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Alaska Way Viaduct (SR 99) Closure in Seattle - January 11, 2019
SR 99 through Seattle closes on January 11, 2019 for three weeks while connections to the new tun... [more...]
How to Test for a Leak
At one time or another, many homes will develop small hidden leaks that are easily overlooked until you suddenly realize that your water usage seems high. If you suspect a water leak, follow these easy steps:
- Turn off of all water-using appliances and fixtures inside and outside your home. Use no water during the test period.
- Locate the water meter at the front of your property (usually in a concrete box).
- Check and record the current meter reading.
- Wait at least 30 minutes, preferably an hour, without using any water inside or outside your home.
- Check the meter again and compare readings. If the numbers have changed, there may be a leak that needs your attention.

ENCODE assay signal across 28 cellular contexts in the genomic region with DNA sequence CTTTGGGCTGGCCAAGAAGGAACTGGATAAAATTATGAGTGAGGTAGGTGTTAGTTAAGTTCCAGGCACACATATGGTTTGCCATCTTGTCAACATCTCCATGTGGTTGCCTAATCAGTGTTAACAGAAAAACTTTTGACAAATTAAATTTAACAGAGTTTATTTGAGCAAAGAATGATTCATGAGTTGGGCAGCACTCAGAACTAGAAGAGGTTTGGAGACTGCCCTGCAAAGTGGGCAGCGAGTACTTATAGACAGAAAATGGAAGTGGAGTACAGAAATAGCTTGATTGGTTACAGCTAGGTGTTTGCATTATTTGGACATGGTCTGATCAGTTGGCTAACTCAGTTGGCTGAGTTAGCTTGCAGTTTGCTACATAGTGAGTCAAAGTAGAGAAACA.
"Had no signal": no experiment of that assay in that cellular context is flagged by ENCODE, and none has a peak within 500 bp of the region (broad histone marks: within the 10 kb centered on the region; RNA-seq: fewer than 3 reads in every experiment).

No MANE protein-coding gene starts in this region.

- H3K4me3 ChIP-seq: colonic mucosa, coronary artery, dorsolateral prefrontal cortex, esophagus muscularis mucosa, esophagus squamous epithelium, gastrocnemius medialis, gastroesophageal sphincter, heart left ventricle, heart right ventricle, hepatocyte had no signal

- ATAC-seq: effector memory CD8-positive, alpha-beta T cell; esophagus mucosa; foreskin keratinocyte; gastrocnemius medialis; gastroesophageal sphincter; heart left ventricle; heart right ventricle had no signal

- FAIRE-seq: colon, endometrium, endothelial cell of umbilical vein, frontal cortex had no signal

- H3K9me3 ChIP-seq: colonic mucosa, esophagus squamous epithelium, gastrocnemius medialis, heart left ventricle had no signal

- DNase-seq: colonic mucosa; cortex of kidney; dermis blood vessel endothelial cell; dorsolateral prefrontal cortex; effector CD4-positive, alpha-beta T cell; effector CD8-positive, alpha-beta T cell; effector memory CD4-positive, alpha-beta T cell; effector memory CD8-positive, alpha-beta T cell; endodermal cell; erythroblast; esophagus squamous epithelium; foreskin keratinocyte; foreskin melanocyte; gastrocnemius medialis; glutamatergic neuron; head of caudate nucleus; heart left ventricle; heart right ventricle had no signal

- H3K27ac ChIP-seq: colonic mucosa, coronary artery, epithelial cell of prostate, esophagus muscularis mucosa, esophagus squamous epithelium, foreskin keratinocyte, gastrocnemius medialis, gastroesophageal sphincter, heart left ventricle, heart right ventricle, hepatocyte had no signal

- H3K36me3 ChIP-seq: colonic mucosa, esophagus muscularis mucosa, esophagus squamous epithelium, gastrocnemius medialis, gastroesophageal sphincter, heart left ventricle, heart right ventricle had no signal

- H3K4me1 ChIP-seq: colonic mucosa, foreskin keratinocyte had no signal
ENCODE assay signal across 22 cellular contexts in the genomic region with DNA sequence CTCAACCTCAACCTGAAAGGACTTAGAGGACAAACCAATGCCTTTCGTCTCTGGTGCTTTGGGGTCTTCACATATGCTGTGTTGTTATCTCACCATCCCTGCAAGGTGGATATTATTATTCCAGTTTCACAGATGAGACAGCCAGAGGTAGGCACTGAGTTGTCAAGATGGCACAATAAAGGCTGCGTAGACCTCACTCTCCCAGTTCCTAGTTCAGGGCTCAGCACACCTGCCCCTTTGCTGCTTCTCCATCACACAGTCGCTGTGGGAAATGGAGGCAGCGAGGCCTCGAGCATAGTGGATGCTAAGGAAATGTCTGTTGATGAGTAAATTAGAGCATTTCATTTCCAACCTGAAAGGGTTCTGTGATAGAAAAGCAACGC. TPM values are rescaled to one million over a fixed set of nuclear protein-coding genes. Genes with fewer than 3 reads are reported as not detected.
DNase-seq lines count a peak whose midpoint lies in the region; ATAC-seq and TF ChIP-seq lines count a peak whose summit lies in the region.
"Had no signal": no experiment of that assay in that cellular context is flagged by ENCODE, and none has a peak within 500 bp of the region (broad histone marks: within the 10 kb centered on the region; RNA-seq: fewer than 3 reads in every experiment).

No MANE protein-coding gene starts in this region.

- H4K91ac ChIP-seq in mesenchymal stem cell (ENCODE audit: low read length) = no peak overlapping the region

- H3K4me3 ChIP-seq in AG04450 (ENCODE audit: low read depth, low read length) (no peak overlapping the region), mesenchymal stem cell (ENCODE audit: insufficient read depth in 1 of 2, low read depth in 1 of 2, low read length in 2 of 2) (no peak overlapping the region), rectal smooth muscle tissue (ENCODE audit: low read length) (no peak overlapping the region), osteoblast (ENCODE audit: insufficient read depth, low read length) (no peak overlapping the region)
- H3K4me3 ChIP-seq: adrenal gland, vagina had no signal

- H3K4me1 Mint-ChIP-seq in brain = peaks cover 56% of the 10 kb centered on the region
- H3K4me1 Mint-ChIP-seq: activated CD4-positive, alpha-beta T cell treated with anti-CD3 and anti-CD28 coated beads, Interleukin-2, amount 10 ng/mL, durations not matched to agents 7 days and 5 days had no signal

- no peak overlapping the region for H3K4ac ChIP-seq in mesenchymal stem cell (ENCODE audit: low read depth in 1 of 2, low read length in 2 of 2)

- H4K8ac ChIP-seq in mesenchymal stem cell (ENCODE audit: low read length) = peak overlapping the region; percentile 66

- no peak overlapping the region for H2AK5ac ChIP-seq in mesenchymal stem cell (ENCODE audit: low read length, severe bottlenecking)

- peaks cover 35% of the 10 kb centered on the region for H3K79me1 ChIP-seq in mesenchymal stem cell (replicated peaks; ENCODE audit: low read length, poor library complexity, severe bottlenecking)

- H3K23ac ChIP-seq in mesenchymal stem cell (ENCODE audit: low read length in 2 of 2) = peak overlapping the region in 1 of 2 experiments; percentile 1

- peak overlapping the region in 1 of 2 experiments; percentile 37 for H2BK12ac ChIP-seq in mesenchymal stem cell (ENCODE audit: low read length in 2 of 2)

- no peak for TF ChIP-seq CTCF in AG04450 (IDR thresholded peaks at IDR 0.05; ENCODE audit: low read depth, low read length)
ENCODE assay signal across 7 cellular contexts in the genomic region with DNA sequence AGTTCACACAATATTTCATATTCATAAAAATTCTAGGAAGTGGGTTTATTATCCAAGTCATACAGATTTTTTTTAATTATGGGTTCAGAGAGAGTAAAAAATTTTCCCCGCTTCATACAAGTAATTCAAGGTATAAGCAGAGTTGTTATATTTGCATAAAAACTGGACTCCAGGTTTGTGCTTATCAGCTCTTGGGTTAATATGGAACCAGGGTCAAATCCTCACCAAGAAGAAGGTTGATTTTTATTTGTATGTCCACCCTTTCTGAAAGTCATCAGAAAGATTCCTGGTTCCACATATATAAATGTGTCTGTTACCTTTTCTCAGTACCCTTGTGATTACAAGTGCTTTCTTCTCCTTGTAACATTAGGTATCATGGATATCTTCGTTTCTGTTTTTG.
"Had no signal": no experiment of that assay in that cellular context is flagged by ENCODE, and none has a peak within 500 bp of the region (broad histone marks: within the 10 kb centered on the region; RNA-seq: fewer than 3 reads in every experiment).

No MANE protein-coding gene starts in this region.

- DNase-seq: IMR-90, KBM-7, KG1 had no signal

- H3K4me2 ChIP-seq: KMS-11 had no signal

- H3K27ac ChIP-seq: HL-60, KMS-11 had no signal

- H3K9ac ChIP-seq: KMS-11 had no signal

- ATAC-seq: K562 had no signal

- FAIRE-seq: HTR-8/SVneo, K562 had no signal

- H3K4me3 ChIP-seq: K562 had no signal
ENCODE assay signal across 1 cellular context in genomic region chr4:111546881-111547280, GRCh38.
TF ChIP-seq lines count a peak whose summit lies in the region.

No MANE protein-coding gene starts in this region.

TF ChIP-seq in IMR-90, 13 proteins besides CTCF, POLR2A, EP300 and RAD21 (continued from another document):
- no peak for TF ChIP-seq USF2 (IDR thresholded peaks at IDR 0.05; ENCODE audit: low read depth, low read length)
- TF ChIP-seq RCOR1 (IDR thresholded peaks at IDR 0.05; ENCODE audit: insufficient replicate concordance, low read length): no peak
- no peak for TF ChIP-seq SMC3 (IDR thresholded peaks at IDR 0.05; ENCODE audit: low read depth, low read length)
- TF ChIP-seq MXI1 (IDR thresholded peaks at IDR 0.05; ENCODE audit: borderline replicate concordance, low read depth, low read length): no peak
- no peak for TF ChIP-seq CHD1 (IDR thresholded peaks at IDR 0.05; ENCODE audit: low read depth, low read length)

The most common sources of leaks are dripping faucets or leaking/running toilets. A leaking toilet loses water from the tank into the bowl without being flushed. Many of these leaks are silent. To test for toilet leaks:
- Lift the lid off the toilet tank and put 5 to 10 drops of food coloring into the tank.
- Wait 5 minutes, then look in the toilet bowl. If you see food coloring in the bowl, you have a leak.
In most cases, replacing the toilet flapper and/or the filling mechanism will correct the problem.
A leaky faucet is often the result of a bad rubber washer. The washer is typically located under the handle and can be easy to repair, if you have the right tools. Check the Internet for instructions on how to repair leaks. Many local home centers also offer good advice. If in doubt about any repair, seek a plumbing professional.
If you find that you do have a leak, contact Clerk/Treasurer Sue Ann Spens to discuss the possibility of a credit on your account.
Sue Ann Spens